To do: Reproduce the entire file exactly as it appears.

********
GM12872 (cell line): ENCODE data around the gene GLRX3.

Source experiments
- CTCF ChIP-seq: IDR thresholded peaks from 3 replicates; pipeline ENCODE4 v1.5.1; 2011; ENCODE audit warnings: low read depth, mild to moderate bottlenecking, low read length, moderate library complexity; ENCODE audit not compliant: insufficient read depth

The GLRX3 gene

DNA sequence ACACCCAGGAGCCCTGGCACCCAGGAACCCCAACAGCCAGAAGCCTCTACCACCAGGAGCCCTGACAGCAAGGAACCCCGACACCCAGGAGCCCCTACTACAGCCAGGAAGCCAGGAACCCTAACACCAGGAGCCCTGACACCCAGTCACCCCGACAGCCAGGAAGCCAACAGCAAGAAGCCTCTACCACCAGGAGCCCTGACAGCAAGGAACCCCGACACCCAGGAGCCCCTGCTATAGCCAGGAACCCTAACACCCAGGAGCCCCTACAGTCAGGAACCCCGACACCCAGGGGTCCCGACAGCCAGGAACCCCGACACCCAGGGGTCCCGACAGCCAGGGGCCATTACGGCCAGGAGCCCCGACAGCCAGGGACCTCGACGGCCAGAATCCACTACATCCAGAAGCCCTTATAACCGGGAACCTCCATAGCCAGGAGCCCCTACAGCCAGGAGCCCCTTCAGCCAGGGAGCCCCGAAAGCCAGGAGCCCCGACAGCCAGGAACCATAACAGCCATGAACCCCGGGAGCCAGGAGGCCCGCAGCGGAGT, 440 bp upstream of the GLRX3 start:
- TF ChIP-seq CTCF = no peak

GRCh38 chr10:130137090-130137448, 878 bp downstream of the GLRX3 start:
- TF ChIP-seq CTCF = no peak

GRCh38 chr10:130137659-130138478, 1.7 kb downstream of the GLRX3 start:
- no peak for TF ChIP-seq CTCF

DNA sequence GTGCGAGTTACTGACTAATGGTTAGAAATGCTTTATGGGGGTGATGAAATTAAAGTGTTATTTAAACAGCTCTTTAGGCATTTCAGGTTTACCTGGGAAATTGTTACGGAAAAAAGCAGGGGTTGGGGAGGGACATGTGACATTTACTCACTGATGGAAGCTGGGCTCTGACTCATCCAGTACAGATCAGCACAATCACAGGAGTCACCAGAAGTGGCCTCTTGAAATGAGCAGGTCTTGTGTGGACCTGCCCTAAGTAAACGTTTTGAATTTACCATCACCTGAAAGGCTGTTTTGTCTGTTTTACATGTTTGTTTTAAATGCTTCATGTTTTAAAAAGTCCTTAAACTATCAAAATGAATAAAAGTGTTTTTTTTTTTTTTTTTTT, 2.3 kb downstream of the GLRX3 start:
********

GM12872 (cell line): ENCODE data around the gene GLRX3.

Source experiments
- CTCF ChIP-seq: IDR thresholded peaks from 3 replicates; pipeline ENCODE4 v1.5.1; 2011; ENCODE audit warnings: low read depth, mild to moderate bottlenecking, low read length, moderate library complexity; ENCODE audit not compliant: insufficient read depth

The GLRX3 gene

DNA sequence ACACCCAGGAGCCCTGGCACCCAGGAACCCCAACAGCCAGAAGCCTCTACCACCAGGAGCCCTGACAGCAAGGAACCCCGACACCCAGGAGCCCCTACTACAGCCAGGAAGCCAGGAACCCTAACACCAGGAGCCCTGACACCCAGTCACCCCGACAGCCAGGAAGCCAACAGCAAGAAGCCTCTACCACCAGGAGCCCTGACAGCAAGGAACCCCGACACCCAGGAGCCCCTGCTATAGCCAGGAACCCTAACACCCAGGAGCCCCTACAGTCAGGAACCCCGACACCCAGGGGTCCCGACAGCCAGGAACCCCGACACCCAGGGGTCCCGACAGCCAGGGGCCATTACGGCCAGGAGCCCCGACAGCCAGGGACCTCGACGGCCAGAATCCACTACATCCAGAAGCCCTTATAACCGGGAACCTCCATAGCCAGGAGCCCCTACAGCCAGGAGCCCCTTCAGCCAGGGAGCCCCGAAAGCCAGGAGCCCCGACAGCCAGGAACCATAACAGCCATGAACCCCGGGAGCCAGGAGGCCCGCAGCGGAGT, 440 bp upstream of the GLRX3 start:
- TF ChIP-seq CTCF = no peak

GRCh38 chr10:130137090-130137448, 878 bp downstream of the GLRX3 start:
- TF ChIP-seq CTCF = no peak

GRCh38 chr10:130137659-130138478, 1.7 kb downstream of the GLRX3 start:
- no peak for TF ChIP-seq CTCF

DNA sequence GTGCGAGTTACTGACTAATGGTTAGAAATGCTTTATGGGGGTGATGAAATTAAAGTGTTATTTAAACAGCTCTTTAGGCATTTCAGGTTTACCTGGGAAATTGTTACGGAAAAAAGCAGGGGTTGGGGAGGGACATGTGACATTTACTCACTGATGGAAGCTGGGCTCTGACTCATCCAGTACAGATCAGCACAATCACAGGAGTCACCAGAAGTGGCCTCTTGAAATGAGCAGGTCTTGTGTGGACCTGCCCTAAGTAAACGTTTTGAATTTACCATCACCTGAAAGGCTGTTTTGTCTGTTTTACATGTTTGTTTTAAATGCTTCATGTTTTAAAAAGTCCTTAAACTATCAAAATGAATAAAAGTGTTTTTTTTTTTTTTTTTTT, 2.3 kb downstream of the GLRX3 start: